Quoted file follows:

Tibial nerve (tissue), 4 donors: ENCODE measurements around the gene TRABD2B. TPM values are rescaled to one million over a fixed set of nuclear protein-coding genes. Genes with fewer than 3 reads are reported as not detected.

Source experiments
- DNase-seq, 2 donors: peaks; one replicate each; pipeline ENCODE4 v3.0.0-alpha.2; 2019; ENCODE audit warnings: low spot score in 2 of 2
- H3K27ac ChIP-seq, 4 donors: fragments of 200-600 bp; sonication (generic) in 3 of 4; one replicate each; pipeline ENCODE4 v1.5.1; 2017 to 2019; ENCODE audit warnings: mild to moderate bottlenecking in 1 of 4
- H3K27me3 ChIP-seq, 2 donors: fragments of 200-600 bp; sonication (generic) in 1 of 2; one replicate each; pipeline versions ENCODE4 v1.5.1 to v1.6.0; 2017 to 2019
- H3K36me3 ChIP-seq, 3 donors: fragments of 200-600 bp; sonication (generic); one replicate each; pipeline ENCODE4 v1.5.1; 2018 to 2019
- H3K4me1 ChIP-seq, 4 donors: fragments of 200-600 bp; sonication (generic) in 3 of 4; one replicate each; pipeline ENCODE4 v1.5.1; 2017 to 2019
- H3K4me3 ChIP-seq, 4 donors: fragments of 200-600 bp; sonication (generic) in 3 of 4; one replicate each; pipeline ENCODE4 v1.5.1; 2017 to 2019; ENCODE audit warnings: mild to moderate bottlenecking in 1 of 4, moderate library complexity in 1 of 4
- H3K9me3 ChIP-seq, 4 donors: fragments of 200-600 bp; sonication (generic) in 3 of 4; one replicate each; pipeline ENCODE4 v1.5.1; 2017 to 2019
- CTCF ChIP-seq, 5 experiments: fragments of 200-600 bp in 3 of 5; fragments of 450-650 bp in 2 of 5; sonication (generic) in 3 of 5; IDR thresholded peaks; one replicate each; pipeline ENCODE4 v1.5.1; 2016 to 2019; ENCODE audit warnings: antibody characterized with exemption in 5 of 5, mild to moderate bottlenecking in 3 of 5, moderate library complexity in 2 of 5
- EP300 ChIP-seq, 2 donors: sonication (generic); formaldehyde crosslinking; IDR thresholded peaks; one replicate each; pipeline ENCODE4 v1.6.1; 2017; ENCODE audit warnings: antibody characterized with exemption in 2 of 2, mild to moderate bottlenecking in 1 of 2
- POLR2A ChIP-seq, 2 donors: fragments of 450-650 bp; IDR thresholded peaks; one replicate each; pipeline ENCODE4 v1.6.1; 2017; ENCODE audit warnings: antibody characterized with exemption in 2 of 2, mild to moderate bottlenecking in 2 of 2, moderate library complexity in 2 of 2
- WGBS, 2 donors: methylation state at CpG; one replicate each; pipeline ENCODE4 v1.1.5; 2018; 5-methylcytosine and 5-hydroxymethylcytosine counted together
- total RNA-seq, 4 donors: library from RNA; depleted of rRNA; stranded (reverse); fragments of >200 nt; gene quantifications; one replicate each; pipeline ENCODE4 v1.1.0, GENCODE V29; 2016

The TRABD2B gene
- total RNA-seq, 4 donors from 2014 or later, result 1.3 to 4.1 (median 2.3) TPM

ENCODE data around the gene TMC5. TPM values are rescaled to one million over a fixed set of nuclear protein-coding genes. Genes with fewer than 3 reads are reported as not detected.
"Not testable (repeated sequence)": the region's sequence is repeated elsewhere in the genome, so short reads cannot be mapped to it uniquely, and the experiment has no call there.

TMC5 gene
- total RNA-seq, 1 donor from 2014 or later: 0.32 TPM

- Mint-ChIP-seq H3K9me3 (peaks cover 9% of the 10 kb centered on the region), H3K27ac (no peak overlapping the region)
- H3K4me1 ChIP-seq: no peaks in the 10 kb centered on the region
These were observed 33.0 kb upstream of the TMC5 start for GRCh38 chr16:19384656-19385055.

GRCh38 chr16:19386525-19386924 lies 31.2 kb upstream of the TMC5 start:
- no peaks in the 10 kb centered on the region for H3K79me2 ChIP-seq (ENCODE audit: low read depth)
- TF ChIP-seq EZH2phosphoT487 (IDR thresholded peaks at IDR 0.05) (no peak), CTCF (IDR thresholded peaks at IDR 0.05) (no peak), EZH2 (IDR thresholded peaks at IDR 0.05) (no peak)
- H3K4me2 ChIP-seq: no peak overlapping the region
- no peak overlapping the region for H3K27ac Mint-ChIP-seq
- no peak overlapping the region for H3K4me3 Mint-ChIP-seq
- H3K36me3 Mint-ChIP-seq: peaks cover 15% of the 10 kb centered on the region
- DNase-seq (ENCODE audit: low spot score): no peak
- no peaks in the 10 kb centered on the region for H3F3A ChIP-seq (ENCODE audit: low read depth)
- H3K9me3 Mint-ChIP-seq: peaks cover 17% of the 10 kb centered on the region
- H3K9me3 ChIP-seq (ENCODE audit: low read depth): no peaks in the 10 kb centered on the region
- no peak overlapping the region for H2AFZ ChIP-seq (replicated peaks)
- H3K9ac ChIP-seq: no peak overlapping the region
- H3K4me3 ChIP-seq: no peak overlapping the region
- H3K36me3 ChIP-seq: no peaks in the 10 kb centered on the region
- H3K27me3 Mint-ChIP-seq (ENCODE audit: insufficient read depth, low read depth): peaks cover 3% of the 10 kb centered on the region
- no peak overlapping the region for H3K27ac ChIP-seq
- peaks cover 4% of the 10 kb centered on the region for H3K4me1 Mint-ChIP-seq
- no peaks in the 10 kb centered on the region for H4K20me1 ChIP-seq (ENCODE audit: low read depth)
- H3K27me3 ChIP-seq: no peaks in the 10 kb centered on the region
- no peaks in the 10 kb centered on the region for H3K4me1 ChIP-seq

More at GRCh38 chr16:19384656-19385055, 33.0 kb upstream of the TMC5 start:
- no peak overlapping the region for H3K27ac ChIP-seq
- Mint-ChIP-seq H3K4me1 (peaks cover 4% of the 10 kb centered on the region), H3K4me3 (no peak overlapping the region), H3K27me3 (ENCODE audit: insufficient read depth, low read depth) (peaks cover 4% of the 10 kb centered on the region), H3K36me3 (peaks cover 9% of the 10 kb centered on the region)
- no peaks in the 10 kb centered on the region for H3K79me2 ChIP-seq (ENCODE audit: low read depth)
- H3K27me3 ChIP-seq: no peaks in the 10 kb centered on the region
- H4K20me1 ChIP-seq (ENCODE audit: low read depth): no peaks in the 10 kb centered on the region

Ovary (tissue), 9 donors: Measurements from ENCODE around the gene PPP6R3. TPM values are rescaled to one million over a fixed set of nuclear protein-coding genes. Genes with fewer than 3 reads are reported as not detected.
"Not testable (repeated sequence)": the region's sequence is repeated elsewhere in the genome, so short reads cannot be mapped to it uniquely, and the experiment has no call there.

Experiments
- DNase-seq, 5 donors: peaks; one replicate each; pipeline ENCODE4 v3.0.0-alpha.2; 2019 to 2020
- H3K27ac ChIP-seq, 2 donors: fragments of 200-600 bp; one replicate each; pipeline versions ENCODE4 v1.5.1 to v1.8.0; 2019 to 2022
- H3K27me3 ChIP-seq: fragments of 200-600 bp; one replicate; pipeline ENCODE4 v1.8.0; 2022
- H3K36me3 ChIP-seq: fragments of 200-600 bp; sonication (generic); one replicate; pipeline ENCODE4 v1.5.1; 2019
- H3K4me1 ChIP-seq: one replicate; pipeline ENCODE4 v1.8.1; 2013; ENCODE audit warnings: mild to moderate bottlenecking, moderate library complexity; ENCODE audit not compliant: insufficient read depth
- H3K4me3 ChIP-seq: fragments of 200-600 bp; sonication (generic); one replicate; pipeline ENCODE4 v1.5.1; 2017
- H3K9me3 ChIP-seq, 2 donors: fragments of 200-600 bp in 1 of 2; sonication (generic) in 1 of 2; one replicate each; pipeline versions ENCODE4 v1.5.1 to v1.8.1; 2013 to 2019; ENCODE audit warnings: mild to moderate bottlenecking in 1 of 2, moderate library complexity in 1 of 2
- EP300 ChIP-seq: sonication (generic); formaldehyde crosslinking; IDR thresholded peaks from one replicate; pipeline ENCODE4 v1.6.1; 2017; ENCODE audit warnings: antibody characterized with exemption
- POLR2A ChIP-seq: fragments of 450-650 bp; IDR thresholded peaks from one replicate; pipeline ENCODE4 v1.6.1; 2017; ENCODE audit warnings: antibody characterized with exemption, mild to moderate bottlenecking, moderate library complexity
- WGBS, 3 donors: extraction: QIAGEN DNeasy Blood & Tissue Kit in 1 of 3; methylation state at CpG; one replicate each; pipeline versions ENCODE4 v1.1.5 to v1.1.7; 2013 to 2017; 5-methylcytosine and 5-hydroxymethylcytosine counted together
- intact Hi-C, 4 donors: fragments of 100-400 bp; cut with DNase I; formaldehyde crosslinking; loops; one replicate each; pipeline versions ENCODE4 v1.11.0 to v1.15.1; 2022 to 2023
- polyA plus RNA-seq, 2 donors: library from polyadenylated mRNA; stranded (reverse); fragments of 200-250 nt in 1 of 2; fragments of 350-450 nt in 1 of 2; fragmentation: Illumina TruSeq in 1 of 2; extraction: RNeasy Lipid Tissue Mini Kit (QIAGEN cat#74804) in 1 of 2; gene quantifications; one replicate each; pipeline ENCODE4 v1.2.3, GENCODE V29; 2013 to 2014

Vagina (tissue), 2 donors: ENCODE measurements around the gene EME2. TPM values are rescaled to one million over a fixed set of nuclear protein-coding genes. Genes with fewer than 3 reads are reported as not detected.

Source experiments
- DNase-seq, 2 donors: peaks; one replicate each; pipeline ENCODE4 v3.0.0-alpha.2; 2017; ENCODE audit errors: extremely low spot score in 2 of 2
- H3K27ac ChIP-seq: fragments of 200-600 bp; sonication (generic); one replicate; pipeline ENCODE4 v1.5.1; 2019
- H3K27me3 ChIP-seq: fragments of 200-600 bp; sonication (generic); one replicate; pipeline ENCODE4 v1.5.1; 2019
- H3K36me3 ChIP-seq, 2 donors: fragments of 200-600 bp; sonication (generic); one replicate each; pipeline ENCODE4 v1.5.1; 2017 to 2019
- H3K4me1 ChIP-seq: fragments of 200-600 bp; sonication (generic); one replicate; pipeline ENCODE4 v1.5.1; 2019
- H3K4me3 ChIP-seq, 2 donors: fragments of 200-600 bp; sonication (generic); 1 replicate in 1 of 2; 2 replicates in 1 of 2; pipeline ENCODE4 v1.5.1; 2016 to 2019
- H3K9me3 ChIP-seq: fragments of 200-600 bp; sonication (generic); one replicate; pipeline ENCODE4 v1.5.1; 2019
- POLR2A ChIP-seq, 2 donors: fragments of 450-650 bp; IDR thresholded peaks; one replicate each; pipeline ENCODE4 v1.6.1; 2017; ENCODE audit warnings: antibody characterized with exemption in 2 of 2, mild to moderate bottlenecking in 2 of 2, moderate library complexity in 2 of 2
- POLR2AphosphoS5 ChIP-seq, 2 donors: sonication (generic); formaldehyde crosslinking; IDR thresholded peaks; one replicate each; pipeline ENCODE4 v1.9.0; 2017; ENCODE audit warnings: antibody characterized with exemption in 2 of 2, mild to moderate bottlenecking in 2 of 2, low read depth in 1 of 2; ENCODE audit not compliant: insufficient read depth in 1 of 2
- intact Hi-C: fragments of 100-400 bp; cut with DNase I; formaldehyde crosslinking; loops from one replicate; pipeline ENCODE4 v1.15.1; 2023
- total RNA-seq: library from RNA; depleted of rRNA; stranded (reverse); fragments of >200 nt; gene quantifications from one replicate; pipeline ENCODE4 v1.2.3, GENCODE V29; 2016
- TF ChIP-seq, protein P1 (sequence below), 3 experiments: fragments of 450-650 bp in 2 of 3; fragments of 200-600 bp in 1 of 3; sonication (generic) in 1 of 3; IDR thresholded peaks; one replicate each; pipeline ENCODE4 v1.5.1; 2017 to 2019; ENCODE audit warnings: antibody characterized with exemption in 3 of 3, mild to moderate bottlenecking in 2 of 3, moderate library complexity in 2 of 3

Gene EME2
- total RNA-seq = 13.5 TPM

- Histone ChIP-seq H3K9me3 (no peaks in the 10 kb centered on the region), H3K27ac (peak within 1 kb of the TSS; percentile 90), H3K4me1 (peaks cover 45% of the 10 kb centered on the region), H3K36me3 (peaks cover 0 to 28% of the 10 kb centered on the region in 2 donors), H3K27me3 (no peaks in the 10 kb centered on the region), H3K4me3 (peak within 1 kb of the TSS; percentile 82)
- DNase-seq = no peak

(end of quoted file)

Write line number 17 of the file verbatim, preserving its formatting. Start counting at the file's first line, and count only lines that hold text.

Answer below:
ENCODE data around the gene TMC5. TPM values are rescaled to one million over a fixed set of nuclear protein-coding genes. Genes with fewer than 3 reads are reported as not detected.